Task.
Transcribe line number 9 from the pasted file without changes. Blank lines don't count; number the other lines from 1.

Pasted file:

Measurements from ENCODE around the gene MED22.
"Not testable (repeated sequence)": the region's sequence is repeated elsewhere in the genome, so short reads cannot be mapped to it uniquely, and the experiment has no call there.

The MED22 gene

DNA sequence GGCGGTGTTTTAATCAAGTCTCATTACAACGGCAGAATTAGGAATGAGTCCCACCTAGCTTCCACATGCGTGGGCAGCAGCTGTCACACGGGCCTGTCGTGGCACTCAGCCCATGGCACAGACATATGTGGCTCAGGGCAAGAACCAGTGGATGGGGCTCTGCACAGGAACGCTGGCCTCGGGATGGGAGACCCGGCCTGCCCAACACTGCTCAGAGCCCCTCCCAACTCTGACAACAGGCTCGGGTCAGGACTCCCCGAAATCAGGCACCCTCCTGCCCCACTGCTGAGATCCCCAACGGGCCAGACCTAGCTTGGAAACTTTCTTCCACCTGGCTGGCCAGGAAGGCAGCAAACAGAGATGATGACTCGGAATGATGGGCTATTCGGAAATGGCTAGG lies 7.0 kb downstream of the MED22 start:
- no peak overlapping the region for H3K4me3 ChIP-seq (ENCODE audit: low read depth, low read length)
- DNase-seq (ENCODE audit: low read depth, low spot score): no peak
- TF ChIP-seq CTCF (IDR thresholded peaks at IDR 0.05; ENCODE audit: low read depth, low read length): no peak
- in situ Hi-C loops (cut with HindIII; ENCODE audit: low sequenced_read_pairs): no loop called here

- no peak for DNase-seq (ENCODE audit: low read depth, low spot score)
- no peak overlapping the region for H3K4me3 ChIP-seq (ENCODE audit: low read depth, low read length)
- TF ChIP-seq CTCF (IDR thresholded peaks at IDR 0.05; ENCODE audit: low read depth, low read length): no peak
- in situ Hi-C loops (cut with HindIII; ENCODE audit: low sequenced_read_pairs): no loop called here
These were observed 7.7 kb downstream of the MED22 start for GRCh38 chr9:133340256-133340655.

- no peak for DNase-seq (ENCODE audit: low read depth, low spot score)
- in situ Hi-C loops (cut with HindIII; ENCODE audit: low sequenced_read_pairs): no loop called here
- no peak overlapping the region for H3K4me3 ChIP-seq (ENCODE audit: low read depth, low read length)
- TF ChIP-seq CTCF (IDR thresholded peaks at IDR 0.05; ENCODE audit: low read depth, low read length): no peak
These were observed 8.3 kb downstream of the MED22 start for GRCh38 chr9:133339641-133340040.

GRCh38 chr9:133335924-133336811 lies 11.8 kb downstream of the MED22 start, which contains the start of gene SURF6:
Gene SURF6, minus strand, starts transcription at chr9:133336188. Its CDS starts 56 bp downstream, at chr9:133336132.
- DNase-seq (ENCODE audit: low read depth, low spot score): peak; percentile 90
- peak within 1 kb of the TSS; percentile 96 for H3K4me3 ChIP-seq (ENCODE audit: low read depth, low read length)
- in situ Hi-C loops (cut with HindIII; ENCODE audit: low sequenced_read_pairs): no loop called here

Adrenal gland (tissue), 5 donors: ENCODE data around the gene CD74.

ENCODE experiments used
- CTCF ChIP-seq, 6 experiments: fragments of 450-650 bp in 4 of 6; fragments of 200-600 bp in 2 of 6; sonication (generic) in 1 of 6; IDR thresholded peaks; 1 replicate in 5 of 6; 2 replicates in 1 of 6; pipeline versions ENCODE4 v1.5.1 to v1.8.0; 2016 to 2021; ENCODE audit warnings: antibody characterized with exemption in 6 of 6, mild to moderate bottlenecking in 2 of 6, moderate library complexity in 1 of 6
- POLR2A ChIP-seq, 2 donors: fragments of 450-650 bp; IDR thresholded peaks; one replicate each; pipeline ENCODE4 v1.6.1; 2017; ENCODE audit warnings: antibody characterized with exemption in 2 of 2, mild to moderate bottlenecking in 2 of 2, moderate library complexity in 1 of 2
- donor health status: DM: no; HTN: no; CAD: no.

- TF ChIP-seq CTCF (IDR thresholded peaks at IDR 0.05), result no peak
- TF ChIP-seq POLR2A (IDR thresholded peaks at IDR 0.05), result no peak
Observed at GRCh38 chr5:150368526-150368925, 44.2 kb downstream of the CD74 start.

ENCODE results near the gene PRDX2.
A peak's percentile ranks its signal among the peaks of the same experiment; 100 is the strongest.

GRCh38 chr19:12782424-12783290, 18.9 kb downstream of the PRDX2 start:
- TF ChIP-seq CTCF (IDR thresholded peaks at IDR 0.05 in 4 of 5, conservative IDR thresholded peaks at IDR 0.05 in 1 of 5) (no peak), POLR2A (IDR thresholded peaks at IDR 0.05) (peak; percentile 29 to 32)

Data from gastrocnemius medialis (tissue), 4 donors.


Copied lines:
- no peak for DNase-seq (ENCODE audit: low read depth, low spot score)